Tuesday, 18 September 2012

Welsh patronymics

I recently met someone whose surname is Uprichard. He introduced himself, pronouncing it juˈprɪtʃəd. But someone else I used to know who also bore this surname pronounced it ʌpˈrɪtʃəd.

The name is not to be found in the Oxford Names Companion, but its etymology would appear to be pretty straightforward. Just as Upjohn is of Welsh origin, a patronymic from John with the prefix ap ‘son of’, so Uprichard must presumably be from Richard with the same prefix. In modern Welsh it would accordingly appear as ap Rhisiart.

The ju- pronunciation is then to be explained as arising from the spelling: compare utility, ukulele, upas, Urals.

I don’t know what the etymology of the well-known novelist John Updike’s name is: but it looks as though that would be quite different, being of Germanic (= English) origin, ‘upper ditch/dyke’.

The Welsh for ‘son’ is mab maːb, corresponding to q-Celtic Mac, Mc-. In English it can be reduced to b-, as in Bevan, Beynon, Bowen, and some cases of Barry and Beaumont; or to p-, as in Parry, Pugh (ap Huw), Pomphrey/Pumphrey, Powell (ap Hywel), Preece/Price (ap Rhys), Probert, Prothero (ap Rhydderch), presumably Prodger and indeed Pritchard. Upjohn and Uprichard (?) seem to be the only cases in which it surfaces in English as Up-.

For the counteretymological spelling pronunciation of initial U- as ju we can compare the placename Uttoxeter, Staffs, which can be juˈtɒksɪtə or ʌˈtɒksɪtə, or even ˈʌksɪtə. It appears in the Domesday Book (1086) as Wotocheshede and may mean ‘Wuttuc’s heath’.

There's also Udimore in Sussex, which can be ˈjuːdɪmɔː or ˈʌdɪmɔː.

10 comments:

  1. The Gaelic 'son' word Mac does this sort of thing too. It's nicely opaque in Manx, where Quayle is the same as Mac Pháil 'son of Paul', if I recall correctly.

    ReplyDelete
  2. Uttoxeter is/was also locally pronounced as
    /ˈʌtʃɪtə/.

    ReplyDelete
  3. As in my own surname, which is < Mac Eoghain, the son of Eoghan. My grandfather John Coen or Cowan, after whom I was named, was etymologically Born-from-the-yew from Plain-of-the-yews (Maigh Eo, County Mayo).

    ReplyDelete
    Replies
    1. Interesting. Do you have other examples of this in the Irish (or perhaps Scottish) context?

      Delete
    2. Roger Casement had ancestors named McCasmonde < Mac Asmund(r), a Norse name with an Irish patronymic prefix. The family was Manx in origin.

      Here are other examples: Cardill < Mac Árdghail (more usually McArdle); Cargill < Mac Fhearghaill ("fh" is silent); Car(r)a(g)her, < MacFhearchair (same as Scots Farquhar); Canny < Mac Annaidh; Carter < Mac Artair; Carton < Mac Artain; Costello < Mac Oisdealbh < Anglo-Norman Jocelin; Cawley either Mac Amhalghaidh or Mac Amhlaoibh; Cavey < Mac Dháibhidh; Claffey < Mac Laitlimh; Clancy < Mac Fhlannchaidh; Clossick < ?Mac Lusaigh; Cody < Mac Oda; Neely < Mac an Fhilidh; Convery < Mac Ainmhire; Cooke (where not the English name) < Mac Dhabhoc; Coolahan sometimes < Mac Uallacháin; Corish < ?Mac Oris; Costigan < Mac Oistigín; Cotter < Mac Oitir (another Norse name); Curley < Mac Thoirdealbhaigh; Custy < Mac Oiste; Gannon < Mac Fhionnáin; Gillick < Mac Uilic; Keegan < Mac Aodhagáin.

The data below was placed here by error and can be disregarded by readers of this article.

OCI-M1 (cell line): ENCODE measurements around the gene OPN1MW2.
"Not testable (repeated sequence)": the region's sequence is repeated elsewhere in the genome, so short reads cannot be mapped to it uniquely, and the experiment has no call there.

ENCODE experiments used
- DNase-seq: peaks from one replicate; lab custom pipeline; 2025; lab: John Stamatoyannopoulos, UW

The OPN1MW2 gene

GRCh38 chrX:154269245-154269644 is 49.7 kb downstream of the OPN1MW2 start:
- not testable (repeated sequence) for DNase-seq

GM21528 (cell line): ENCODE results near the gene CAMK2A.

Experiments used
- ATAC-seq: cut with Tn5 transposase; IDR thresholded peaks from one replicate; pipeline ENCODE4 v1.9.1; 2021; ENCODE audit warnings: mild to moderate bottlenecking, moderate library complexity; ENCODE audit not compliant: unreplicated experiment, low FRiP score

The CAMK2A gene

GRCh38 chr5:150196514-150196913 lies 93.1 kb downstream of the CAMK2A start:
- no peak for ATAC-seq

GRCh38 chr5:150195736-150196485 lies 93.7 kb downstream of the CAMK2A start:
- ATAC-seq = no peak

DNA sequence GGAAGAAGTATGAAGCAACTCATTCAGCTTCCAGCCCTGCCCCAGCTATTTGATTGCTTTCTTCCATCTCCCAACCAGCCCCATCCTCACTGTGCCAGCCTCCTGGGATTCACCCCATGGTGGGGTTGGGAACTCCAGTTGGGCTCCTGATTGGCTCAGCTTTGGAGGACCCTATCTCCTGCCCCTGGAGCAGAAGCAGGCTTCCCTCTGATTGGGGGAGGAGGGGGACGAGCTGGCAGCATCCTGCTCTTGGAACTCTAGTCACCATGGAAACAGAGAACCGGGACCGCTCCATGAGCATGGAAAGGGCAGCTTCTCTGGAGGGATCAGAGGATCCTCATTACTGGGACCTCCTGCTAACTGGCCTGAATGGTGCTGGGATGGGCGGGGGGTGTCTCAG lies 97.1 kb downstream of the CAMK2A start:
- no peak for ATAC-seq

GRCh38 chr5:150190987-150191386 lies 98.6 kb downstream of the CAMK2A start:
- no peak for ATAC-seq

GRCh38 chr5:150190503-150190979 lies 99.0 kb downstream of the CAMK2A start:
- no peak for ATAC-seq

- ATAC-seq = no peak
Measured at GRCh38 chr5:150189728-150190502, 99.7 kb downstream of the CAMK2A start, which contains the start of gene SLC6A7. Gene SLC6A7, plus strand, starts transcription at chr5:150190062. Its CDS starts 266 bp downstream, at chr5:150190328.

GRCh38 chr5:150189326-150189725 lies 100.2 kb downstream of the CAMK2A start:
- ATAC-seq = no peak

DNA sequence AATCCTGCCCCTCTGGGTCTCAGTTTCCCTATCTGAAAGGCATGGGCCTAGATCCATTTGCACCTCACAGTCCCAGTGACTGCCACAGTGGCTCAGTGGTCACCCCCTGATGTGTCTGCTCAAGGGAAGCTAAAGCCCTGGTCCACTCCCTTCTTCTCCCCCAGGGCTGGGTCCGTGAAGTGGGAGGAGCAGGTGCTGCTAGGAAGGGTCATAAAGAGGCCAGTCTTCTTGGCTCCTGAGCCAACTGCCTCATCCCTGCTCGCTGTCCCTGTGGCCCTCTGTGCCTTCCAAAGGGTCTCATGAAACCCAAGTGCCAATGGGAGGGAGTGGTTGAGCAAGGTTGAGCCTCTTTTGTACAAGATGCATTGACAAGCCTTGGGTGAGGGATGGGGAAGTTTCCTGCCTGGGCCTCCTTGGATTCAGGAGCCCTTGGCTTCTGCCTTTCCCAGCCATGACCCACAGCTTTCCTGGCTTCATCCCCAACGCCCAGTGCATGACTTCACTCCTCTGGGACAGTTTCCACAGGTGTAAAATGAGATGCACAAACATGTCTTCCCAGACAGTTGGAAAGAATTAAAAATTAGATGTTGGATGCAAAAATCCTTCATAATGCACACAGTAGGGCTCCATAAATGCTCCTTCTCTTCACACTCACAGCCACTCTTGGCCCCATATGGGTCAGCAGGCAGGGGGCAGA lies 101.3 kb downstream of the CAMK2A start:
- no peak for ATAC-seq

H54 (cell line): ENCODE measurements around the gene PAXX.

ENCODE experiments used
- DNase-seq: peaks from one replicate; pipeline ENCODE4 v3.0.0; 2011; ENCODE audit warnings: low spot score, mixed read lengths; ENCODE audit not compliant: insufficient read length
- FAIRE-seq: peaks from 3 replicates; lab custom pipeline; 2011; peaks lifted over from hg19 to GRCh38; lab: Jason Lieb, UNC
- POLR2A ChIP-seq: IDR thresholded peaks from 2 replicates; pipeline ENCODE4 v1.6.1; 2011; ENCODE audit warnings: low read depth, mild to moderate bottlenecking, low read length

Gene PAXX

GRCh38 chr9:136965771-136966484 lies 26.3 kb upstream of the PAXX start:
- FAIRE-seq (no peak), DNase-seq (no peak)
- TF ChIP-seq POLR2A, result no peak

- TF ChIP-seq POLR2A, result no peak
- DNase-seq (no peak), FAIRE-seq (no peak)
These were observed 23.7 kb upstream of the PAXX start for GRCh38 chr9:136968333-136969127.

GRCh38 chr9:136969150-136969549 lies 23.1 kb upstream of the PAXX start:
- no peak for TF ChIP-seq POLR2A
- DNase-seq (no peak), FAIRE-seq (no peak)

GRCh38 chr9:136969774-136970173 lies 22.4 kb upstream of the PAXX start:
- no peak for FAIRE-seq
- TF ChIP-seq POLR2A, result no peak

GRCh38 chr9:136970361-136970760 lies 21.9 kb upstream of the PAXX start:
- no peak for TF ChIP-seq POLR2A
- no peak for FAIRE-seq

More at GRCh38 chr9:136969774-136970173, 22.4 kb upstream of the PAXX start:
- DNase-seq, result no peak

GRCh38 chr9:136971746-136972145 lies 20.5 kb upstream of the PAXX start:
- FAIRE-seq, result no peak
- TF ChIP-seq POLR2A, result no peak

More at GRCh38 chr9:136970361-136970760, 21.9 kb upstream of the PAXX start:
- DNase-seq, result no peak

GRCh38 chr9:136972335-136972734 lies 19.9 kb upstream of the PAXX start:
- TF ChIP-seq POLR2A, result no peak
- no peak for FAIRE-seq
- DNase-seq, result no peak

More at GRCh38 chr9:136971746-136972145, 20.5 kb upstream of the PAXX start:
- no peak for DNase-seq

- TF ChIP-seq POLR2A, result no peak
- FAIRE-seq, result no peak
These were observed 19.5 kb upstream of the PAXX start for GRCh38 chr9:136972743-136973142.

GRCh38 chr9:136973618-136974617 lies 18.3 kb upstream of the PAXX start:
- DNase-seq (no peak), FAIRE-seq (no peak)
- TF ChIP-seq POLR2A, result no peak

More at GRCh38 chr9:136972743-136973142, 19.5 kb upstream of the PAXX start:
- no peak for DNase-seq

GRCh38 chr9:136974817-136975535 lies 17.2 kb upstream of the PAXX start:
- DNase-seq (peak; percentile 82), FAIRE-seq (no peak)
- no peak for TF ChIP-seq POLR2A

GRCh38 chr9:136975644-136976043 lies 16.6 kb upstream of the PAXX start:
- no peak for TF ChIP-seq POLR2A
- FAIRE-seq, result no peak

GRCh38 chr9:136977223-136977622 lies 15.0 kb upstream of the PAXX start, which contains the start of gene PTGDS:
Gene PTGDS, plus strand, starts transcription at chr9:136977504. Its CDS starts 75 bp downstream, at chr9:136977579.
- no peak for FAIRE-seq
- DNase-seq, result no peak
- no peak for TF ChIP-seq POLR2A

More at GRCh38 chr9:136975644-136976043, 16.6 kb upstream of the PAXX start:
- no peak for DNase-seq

Similarly, there are a number of MacC- names where the "C" has been attracted from the prefix: MacCaherty < Mac Eachmharcaigh; McCaw < Mac Adaim; McCaughan, MacCahon < Mac Eacháin; MacCambridge < Mac Ambróis; McCammon < Mac Ámoinn; McCann < Mac Annadh; McCart, McCard < Mac Airt; McCartney, a variant of MacArtney; MacCaughey < Mac Eachaidh; McCavana < Mac an Mhanaigh; Mackay/MacKay/MacCay/McCoy/Magee < Mac Aodha; MacClean, variant of MacLean; McClena(g)han < Mac Leannacháin; MacClory < Mac Labhradha; McCready, variant of MacReidy; McCreesh < Mac Raois; McCrory, variant of MacRory; McGinnis < Mac Aonghusa; McGann < Mac Eacháin; Geoghegan < Mac Eochagáin; McGarry < Mag Fhearraigh; McKittrick < Mac Shitrig; McKinley < Mac Fhionnlaigh; McGoldrick < Mac Ualghairg; McGuire/Maguire < Mac Uidhir; McQuillan < Mac Uighlilin.

      Delete
  4. I can't help being amazed when someone appears not to know how their own name is pronounced. It's one thing when parents give their child a name they've never heard pronounced (hello to all those Seans and Siôns out there who call themselves "see-un" or "sy-on" or something), but your surname is surely something you've heard spoken since before you can remember.

    So, is this a case of someone in the history of Uprichard family deciding to consciously change the pronunciation, perhaps on the grounds that "you Pritchard" would actually be less weird or counter-intuitive or dare I say it silly-sounding than the traditional pronunciation?

    ReplyDelete
    Replies
    1. My grandfather mentioned above used the GOAT vowel in his name, but in my father's time the MOUTH vowel was substituted, and my generation and succeeding ones used this pronunciation. According to my father, who was a raconteur and not entirely reliable, he was renamed by his football coach in high school.

      My grandson's middle name is Sion, not from Sean nor Siôn, but from the character in the game League of Legends. The intended pronunciation of this name is apparently /ˈsiən/, but many gamers make it /ˈsaɪən/: probably my grandson will have to decide for himself.

      Delete
  5. Gunnel Melchers tells me "I'm sure John Updike's name is derived from Dutch 'Opdijk'. I had the pleasure of meeting him some thirty years ago and we talked a great deal about his Dutch background. He confessed that he didn't know any Dutch although there are some examples of Dutch phrases in his books, e.g. in 'Couples'."

    ReplyDelete
  6. A strange example of initial /ju/ is Ouray, a town in Colorado. At least, that's the only pronunciation I remember hearing for it. (I've never been there.)

    ReplyDelete
  7. My mother was born Uprichard in Belfast. She always pronounced it "you-prichud".

    ReplyDelete